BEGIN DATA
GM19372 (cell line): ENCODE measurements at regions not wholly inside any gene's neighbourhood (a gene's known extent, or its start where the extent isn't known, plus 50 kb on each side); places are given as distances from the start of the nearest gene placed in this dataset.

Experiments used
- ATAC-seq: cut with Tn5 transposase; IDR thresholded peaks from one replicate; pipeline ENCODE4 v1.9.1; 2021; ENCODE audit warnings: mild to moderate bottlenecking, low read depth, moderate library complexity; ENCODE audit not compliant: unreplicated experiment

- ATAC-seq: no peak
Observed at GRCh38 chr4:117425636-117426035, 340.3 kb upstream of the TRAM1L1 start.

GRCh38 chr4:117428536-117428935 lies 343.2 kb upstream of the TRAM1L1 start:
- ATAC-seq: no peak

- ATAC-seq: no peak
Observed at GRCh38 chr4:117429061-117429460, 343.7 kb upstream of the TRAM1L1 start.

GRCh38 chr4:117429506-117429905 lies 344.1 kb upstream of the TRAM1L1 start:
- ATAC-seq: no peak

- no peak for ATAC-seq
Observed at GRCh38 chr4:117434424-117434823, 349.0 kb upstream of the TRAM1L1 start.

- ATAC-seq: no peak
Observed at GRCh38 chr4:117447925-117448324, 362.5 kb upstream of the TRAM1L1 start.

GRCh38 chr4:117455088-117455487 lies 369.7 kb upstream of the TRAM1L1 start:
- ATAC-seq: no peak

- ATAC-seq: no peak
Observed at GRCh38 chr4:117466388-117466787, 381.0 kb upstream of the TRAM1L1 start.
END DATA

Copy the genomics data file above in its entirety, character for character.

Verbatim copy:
GM19372 (cell line): ENCODE measurements at regions not wholly inside any gene's neighbourhood (a gene's known extent, or its start where the extent isn't known, plus 50 kb on each side); places are given as distances from the start of the nearest gene placed in this dataset.

Experiments used
- ATAC-seq: cut with Tn5 transposase; IDR thresholded peaks from one replicate; pipeline ENCODE4 v1.9.1; 2021; ENCODE audit warnings: mild to moderate bottlenecking, low read depth, moderate library complexity; ENCODE audit not compliant: unreplicated experiment

- ATAC-seq: no peak
Observed at GRCh38 chr4:117425636-117426035, 340.3 kb upstream of the TRAM1L1 start.

GRCh38 chr4:117428536-117428935 lies 343.2 kb upstream of the TRAM1L1 start:
- ATAC-seq: no peak

- ATAC-seq: no peak
Observed at GRCh38 chr4:117429061-117429460, 343.7 kb upstream of the TRAM1L1 start.

GRCh38 chr4:117429506-117429905 lies 344.1 kb upstream of the TRAM1L1 start:
- ATAC-seq: no peak

- no peak for ATAC-seq
Observed at GRCh38 chr4:117434424-117434823, 349.0 kb upstream of the TRAM1L1 start.

- ATAC-seq: no peak
Observed at GRCh38 chr4:117447925-117448324, 362.5 kb upstream of the TRAM1L1 start.

GRCh38 chr4:117455088-117455487 lies 369.7 kb upstream of the TRAM1L1 start:
- ATAC-seq: no peak

- ATAC-seq: no peak
Observed at GRCh38 chr4:117466388-117466787, 381.0 kb upstream of the TRAM1L1 start.